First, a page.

Diabetes often leads to Peripheral Artery Disease (PAD), which restricts blood flow to the limbs. Black Americans experience PAD at three times the rate of white Americans.11,12

PAD is a type of vascular disease, and nearly half of people who lose a limb because of vascular disease will die within five years. This is a higher five-year mortality rate than breast, colon, or prostate cancer.13,14

Income Disparity in Limb Loss


Lower household income correlates with higher rates of amputation, particularly due to diabetes.15

People living with limb loss who have a household income at or near the poverty line were up to three-and-a-half times more likely to experience barriers to participation in work and community life.15,16


References

  1. Ziegler-Graham K, MacKenzie EJ, Ephraim PL, Travison TG, Brookmeyer R. “Estimating the   Prevalence of Limb Loss in the United States: 2005 to 2050.” Archives of Physical Medicine   and Rehabilitation, 2008;89(3):422-429. doi.org/10.1016/j.apmr.2007.11.005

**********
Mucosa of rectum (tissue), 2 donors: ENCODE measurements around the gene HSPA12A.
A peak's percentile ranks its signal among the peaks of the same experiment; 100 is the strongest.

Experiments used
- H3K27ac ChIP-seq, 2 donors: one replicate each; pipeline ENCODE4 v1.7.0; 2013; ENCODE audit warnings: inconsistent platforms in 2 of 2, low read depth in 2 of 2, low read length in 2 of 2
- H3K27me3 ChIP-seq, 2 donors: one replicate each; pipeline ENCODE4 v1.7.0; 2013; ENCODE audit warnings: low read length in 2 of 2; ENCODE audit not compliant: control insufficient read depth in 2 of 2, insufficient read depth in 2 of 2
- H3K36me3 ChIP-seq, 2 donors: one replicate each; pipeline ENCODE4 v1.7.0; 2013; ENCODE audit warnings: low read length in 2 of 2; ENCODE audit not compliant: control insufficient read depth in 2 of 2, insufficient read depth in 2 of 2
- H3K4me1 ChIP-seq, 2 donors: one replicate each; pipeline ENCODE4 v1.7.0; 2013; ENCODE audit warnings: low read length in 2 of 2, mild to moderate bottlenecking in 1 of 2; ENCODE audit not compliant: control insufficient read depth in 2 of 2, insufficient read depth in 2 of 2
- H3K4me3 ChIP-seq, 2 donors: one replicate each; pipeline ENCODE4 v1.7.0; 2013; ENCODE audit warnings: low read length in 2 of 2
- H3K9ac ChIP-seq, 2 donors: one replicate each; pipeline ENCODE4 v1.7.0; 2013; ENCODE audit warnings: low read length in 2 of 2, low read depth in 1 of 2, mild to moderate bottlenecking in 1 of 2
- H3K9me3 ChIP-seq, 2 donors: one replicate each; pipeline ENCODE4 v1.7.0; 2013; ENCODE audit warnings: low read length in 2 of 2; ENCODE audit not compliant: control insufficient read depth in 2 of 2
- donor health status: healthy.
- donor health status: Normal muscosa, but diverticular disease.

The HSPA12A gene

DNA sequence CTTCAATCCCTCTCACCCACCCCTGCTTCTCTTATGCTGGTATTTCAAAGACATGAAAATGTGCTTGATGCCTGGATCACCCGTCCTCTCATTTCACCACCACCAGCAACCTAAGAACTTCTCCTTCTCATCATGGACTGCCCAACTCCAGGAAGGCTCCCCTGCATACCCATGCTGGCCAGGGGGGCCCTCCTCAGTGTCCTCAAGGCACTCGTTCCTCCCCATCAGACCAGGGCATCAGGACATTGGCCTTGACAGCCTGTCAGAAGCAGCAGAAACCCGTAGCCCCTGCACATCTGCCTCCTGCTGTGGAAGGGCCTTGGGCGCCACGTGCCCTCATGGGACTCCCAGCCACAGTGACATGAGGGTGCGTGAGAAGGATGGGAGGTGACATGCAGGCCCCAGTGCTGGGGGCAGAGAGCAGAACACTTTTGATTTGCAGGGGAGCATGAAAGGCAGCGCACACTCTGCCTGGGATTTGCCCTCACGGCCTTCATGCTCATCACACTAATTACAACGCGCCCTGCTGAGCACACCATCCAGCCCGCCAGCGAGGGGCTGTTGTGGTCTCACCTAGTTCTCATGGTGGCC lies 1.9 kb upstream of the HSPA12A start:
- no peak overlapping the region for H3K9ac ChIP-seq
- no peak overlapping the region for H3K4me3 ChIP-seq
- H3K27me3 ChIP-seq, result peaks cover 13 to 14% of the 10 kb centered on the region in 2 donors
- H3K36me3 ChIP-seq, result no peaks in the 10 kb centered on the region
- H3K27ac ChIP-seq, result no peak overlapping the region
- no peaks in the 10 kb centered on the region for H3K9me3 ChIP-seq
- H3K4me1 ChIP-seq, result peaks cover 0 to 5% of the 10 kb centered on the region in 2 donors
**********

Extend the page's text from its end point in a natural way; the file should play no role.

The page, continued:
2. Fisher ES, Goodman DC, Chandra A. “Disparities in Health and Health Care among Medicare  Beneficiaries: A Brief Report of the Dartmouth Atlas Project.” Robert Wood Johnson  Foundation, 2008.
  3. Holman KH, Henke PK, Dimick JB, Birkmeyer JD. Racial disparities in the use of  revascularization before leg amputation in Medicare patients. Journal of vascular surgery.  2011 Aug 1;54(2):420-6. doi.org/10.1016/j.jvs.2011.02.035
  4. Li Y, Burrows NR, Gregg EW, Albright A, Geiss LS. “Declining Rates of Hospitalization for Nontraumatic Lower‐Extremity Amputation in the Diabetic Population Aged 40 Years or  Older: U.S., 1988–2008.” Diabetes Care February 1, 2012;35(2):273‐7. doi.org/10.2337/dc11- 1360